How To Market Your Practice To Attract A Steady Stream Of New Patients

Can we agree that marketing is necessary, irrespective of the type of business? After all, how can people do business with you unless they know about your practice?

And that’s just it… they can’t!

But that’s only one of the reasons you want to market your practice.

When you take steps to market your products and services, you let people know three things.

  1. You and your practice are here to help them solve a specific problem or problems.
  2. You let your prospective patients determine if working with you would be a good fit for them.
  3. You communicate why they might want to work with you over the provider down the street.

Pretty straightforward, don’t you think?

Then why is it so many small business owners have a tough time with marketing? And why is that the majority of service providers have an even tougher time marketing their services?

The Challenge of Marketing your Practice

Of course, there are many reasons why marketing is not a popular activity with most small business owners.


Regardless of your choice of marketing activities, it will take some of your resources, time and money. Often, small business owners are already strapped for time and cash. Engaging in marketing takes an extra toll on available resources, even though, it doesn’t have to take a lot of money or time.


Many providers think marketing is too salesy, and they don’t want to sell. Below the surface, they feel that healthcare and marketing don’t go hand in hand.

But think about it…

Let’s say you’re looking for a new provider; which would you rather do?

Go online and research a few providers and then make your choice? Or would you prefer walking blindly into someone’s office, hoping he or she would be the right provider for you?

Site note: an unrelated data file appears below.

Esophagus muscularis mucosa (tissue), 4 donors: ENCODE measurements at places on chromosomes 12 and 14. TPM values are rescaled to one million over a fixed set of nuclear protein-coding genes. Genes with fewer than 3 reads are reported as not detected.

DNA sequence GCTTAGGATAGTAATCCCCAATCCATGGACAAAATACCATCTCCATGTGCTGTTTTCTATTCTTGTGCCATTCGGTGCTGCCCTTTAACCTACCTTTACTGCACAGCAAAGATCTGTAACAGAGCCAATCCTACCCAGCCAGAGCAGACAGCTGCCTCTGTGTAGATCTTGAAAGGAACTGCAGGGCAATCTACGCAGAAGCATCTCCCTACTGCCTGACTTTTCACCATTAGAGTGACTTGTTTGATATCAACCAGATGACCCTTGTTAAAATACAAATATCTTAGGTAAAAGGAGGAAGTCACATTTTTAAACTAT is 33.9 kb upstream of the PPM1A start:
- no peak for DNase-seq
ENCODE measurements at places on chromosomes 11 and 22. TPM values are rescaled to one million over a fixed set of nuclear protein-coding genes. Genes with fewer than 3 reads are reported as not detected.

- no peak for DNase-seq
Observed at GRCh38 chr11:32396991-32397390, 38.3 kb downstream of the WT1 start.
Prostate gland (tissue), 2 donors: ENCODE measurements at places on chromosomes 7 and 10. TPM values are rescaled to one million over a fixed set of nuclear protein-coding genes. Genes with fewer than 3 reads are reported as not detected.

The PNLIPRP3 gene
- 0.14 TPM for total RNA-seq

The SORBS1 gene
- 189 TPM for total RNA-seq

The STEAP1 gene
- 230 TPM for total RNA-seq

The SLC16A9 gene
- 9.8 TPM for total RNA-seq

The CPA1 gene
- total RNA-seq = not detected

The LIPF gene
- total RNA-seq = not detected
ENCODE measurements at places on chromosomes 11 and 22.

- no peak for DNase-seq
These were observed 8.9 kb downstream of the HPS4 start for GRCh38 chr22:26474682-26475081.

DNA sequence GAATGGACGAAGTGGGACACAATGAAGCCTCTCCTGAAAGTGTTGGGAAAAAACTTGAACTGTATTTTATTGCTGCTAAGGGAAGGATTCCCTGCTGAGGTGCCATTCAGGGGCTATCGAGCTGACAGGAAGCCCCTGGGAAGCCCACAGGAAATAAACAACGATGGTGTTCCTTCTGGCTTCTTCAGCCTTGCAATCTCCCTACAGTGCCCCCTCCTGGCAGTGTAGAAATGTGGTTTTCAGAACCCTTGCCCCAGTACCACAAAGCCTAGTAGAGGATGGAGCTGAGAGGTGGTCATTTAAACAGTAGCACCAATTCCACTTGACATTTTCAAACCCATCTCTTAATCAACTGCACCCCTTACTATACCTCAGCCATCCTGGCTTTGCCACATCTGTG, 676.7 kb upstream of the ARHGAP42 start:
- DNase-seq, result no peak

Of course, most of us would prefer to put the odds on our side. Utilizing the marketing materials prepared by providers allows you to put the odds of finding a good fit on your side.

Now, is marketing still too salesy? I think, when done right, marketing can provide tremendous value to customers. 


Chances are you didn’t go into private practice to spend your days on marketing, right? Marketing is not your primary focus.

You started your practice because you knew you could deliver outstanding healthcare to your patients and make a difference!

But private practice comes as one package; in a way, private practice is “bundled!” You must be willing to take the good with the “not so good.” And for many, marketing their small practice falls under the “not so good!”

But aside from providing quality healthcare, marketing your practice may well be one of the most important tasks you do in your business.

Marketing Framework

Marketing your practice doesn’t need to put you in overwhelm or be complicated if you change how you think about it.

Here is a framework, a way of thinking about marketing you can use to move past overwhelm. It will help you focus on attracting a steady stream of patients to your practice.

At its core…

  • Marketing is driven by your business goals.
  • Marketing connects what you have to offer to what your patients want.
  • Marketing communicates both, the actual service (or product) and the corresponding benefit provided to customers.
  • Marketing is all about your patient, your customer.
  • Marketing is about talking with your customer, not to them or about them.
  • Marketing activities must meet your customers where they are.
  • Marketing is not a single activity, but everything you do and say in your business.
  • Marketing is not an occasional activity, but ongoing.
  • Marketing does not need to be complicated to be effective.
  • Not all marketing is created equal…

Today, even small businesses have a host of viable choices when it comes to their marketing.

Next week we’ll dive into the many marketing activities available and how you can know which one is best for you.

See you back here next week!

What do you do to market your practice? Leave your comment below and let us know.


By Johanna Hofmann, MBA, LAc; regular contributor to the NPBusiness blog and author of “Smart Business Planning for Clinicians.”

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